So that’s my first very practical concern about the suggestion. I’m interested in what we can do now to help people that are living on $250 a week while they look for work or living on $400 a week as on the age pension and they don’t own their own home or people who are being forced into disability support payments that are barely adequate to live on.
We have a system at the moment that’s incredibly punitive towards people that need our help. Our current unemployment benefits cost us about 1 billion dollars a year. So if we were to increase that payment that 250 dollar a week payment by just the $50 that the Australian Council of Social Services and union movement is suggesting, that’s around two billion dollars, which is 1% of the cost, less than 1% of the cost of the UBI, and I’d like to see that happen tomorrow.
So that’s my first concern, really, but then the thing that attracted the most criticism and I think the most misunderstanding from the article I published a couple of weeks ago was when I said that a UBI robs people of agency. And that’s probably something I should explain a little bit further.
Owen: Yeah, please, go ahead.
Emma: So my concern there is, not that giving people who are in need of income support for whatever reason a cash payment of their fair share of government of tax revenue and of national revenue and prosperity robs them of agency. I don’t believe that at all.,I think we should give people a decent basic income without a whole heap of conditions that makes it impossible to get and that just provides them with dignity.
And there is a lot of evidence from around the world that if you do that, they’re much more likely to be productive, find purpose, and have agency over their lives. So that wasn’t what I was saying. What I’m addressing is specifically when people hold out the UBI as a solution to the disappearance of work, that this argument that the robots are coming, and they’re going to take all our jobs, and there’s not going to be any work for anyone anymore. And so the answer is just to replace income.
My argument is that, that’s very nice and very good and it will keep people out of the poverty line, but it negates the other values of work, the values of work that go beyond providing income, which are that it does give people a sense of purpose, it allows people to feel that they’re in control of their lives, that they’re managing adequately to provide for themselves and their families, that they can do that themselves without relying on support from an external party. And I think a lot of advocates of the UBI too easily dismiss the value of work beyond income.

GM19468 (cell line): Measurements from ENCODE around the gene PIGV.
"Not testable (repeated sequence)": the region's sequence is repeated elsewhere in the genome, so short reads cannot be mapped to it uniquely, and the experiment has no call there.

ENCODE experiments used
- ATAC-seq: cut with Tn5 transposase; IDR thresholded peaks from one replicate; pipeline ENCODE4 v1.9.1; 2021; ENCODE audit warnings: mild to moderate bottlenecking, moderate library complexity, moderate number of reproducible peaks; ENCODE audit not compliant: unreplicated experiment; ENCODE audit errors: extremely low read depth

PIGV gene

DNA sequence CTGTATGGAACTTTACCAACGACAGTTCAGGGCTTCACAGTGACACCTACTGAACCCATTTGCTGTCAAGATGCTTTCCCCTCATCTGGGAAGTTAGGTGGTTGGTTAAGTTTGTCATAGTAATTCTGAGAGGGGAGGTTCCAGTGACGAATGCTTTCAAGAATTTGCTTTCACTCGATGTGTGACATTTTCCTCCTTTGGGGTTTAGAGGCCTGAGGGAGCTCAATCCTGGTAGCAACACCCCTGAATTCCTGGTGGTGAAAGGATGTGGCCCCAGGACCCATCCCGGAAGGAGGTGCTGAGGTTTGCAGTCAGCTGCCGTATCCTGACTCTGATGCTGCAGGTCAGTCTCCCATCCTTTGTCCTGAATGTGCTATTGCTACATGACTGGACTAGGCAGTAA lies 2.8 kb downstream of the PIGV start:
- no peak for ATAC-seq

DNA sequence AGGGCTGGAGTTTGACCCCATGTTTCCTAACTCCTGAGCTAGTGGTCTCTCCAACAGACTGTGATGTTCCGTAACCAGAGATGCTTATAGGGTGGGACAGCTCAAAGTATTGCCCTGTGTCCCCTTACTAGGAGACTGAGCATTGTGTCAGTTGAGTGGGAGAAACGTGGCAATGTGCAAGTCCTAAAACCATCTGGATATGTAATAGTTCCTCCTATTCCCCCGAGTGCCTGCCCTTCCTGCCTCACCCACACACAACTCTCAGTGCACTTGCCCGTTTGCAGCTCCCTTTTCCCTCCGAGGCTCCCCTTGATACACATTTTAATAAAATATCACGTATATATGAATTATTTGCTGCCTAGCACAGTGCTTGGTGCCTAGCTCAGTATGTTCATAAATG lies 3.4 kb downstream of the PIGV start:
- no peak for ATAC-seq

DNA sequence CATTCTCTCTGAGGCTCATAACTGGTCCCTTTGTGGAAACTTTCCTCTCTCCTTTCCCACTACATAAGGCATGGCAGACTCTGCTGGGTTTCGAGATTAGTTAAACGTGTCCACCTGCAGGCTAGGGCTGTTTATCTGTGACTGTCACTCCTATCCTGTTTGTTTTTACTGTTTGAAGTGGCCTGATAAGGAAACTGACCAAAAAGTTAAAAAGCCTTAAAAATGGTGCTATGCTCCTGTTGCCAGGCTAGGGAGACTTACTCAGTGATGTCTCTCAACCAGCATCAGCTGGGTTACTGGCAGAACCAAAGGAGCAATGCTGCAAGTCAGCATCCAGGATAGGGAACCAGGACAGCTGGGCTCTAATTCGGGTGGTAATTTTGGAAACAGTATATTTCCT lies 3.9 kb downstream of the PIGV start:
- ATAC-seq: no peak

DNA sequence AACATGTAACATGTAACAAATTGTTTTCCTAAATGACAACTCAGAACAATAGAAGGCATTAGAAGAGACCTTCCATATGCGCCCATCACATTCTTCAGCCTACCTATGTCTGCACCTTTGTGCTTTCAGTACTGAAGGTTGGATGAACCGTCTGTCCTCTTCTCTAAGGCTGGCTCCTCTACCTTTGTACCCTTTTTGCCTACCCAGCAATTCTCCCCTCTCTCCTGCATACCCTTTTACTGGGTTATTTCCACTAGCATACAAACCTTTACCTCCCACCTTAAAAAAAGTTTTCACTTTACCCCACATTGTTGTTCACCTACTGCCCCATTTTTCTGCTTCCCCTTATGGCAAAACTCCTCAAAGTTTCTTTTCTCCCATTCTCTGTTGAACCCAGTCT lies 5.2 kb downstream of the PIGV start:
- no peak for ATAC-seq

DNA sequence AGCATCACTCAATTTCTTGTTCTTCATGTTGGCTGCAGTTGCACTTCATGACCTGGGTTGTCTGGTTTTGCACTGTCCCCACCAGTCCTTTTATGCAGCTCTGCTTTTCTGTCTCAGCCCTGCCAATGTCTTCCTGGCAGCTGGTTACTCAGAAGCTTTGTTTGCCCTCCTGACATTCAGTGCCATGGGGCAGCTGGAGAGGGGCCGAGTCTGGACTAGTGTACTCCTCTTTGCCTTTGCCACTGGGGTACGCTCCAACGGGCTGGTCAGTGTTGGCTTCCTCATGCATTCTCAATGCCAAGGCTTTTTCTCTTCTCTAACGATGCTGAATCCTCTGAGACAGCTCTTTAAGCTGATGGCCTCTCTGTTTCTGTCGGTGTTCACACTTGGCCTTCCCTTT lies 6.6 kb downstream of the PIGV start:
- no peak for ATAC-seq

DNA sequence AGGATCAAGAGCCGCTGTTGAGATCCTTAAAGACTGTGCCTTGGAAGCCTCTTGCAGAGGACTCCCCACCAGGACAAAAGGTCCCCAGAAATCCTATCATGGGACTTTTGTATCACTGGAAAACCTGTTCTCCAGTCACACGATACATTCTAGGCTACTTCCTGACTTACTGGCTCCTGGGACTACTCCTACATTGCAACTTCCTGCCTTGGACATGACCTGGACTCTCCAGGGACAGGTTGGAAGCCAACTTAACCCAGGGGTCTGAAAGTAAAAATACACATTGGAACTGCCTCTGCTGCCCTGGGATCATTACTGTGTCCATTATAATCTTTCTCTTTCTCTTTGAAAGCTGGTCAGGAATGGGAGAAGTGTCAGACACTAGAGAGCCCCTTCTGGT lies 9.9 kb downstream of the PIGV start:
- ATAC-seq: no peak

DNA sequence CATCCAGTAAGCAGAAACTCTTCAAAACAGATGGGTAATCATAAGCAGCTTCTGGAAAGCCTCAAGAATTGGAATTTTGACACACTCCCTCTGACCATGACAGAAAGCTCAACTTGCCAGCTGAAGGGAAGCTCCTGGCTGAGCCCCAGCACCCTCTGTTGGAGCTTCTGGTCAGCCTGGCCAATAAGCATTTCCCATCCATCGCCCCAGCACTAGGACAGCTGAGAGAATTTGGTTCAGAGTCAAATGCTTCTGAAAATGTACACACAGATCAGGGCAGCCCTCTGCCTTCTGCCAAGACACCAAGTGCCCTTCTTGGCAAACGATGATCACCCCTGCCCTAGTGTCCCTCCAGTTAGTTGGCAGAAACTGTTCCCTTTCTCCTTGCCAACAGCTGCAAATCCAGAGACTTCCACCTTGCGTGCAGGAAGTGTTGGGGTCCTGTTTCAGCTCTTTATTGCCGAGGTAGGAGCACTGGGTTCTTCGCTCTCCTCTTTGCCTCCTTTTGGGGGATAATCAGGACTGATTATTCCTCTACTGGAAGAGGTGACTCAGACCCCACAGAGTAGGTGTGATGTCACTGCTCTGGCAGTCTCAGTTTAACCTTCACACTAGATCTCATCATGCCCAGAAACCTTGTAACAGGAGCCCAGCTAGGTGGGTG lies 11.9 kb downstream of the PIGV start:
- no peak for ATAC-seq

And I know that a lot of arguments about the UBI are saying, well, it allows people to do other things, and more meaningful things, and it supports entrepreneurship, etc. etc. It has to be set at a really high level for that to be the case, even more than the 300 billion dollar cost that I was talking about earlier, for people to be able to genuinely thrive and be creative and perhaps start a new business or pursue some artistic pursuit. You need to provide them with a pretty serious level of income.
Even if you did that not all people are going to do that. Not all people are waiting to write the next novel or start the next Uber or whatever. A lot of people find value in work just from going to work, being with other people. It’s the social aspects of work. The value of just getting up every day with something to do with a purpose that allows you to provide for yourself. That work itself doesn’t always have to be for a lot of people incredibly creatively fulfilling. There is value in what in Australia, and I know in the US as well, we’ve traditionally called Blue Collar jobs.
I think there is a worrying tendency amongst a lot of highly educated progressive caring advocates of the UBI to dismiss Blue Collar work and say those jobs are crap anyway, and if they go, people will be able to do better things. A lot of people engaged in those jobs don’t think they’re crap, you know, they they actually get a lot of value out of going and working in a manufacturing job or a retail job and engaging with people.
And so I’m a lot more concerned that we don’t just lie down and say the robots are coming and there’s nothing we can do about it and let’s implement a UBI. I think there are things we can do about it, we can protect work and the value of work and the inherent dignity that comes with having a job.
Sure, if some jobs are disrupted, and there’s a lot of evidence that a lot of Industries will be disrupted. They have been throughout history right since the first Industrial Revolution. There are going to be people that are thrown out of jobs that they’ve held for a long time and they are going to need a lot of help out to find something else and some of them will not, some of them will be at a stage in their life where retraining or reselling or adapting to a new job is going to be, if not impossible, then too difficult to manage in the time available. And we absolutely need a decent level of support for them, a basic income for them.
But I’m not happy to say that should be our primary focus. Our primary focus should be to help as many people make the transition as possible and find something meaningful and rewarding to do with there.
Jim: The concerns you just let out very much echo concerns that we often hear in the United States. And I think, we’ve spoken on the podcast a few times about this in the past, but I do think that there is a challenge that arises when you mix and match basic income as a means of addressing current challenges versus basic income as a way of dealing with coming rampant job loss from automation.